G is the symmetric of F w.r. to A, H is the symmetric of G w.r. to B, etc.

The final point K and the original point F define a segment whose middle M is a fixed point, independent of the position of A (Prove it).

Of course M depends on the shape of the pentagon but not on the position of A.

This generalizes to arbitrary odd-sided polygons. For a hint to the even-sided polygons look at the reference below.

The key-fact is that an odd number of point-symmetries gives a composition that is a point symmetry. Thus for odd-sided polygons there is exactly one point (F) for which the resulting polygon FGH... is closed. This gives the way to solve Carnot's problem: to determine the odd-sided polygon given the middles A,B,C ... of its sides. Simply find the center of symmetry M, which is the composition of symmetries on A, B, C, ... . There is exactly one solution (F must coincide with M).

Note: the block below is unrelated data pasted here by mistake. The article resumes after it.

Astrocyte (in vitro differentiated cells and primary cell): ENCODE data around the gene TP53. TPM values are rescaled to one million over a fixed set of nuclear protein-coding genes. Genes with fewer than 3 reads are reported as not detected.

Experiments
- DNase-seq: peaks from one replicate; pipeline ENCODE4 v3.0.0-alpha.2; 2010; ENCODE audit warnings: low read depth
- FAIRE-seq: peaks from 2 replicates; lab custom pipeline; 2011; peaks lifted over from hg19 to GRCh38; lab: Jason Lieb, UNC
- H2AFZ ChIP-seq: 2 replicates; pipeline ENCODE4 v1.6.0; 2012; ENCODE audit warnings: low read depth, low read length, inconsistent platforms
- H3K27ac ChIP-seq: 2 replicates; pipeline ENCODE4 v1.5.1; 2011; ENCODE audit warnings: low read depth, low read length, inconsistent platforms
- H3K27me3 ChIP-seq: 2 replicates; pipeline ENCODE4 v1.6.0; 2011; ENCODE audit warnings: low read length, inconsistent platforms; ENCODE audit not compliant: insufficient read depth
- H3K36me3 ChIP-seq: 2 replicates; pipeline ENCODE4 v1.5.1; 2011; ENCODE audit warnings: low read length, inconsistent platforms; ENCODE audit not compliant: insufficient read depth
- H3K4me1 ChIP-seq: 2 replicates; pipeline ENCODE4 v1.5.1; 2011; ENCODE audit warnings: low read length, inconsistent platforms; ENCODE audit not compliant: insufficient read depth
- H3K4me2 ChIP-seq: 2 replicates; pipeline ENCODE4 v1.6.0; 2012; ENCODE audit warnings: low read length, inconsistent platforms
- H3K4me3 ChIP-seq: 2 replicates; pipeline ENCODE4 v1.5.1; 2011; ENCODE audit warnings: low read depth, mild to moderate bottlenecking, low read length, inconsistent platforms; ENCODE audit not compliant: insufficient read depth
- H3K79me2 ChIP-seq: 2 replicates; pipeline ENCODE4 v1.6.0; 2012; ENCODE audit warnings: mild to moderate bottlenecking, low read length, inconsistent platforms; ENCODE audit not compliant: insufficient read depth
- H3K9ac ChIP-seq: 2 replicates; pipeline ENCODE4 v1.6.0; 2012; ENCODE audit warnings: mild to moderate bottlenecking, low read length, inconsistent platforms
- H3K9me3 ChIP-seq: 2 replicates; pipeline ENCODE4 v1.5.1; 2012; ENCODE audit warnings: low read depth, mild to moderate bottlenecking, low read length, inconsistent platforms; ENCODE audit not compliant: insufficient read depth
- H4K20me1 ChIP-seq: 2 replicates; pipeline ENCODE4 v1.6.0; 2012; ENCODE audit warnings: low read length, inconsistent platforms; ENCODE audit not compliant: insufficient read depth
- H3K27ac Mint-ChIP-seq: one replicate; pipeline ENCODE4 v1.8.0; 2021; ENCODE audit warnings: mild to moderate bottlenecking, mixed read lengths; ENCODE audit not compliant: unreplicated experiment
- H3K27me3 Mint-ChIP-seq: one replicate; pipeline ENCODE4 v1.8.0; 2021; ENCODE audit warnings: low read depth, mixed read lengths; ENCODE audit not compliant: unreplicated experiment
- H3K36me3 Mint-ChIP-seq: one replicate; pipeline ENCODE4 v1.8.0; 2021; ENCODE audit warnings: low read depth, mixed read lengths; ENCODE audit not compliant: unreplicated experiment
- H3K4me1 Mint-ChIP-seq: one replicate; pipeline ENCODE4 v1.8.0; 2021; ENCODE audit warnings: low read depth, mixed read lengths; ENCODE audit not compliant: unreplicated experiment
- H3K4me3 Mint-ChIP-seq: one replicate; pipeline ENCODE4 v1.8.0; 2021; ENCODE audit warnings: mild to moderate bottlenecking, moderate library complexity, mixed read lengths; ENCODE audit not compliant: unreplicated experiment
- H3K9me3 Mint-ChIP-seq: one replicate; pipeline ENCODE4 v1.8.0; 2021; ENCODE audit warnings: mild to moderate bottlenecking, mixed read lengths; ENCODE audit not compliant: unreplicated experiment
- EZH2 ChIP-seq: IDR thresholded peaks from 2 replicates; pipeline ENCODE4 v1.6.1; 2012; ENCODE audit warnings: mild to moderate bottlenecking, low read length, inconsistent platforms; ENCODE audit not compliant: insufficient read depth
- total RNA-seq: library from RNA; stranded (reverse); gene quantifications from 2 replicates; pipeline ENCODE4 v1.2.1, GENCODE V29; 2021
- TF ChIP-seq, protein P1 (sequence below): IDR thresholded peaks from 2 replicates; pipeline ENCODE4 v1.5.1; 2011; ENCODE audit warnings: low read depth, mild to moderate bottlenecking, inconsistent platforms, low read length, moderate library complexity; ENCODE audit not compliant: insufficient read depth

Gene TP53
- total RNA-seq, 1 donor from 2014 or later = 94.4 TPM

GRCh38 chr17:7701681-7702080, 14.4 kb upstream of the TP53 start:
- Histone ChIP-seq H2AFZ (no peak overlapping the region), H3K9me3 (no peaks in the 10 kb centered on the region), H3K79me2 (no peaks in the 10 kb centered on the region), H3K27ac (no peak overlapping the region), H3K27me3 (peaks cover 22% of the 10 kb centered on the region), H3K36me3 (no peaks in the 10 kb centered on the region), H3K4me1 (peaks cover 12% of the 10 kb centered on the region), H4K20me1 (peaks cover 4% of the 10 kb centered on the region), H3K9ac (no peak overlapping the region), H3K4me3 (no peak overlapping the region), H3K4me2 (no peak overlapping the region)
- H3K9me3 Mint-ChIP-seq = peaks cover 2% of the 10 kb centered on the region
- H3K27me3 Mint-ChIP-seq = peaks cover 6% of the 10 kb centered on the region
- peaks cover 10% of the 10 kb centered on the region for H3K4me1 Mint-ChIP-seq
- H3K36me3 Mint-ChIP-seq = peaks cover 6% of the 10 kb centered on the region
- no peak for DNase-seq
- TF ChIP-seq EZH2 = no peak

For even sided polygons, there can be more solutions.

A discussion for the even case starts at: SymmetriesOnVerticesEven2.html .

The general case for polygons with even number of sides is considered in: Carnot.html .

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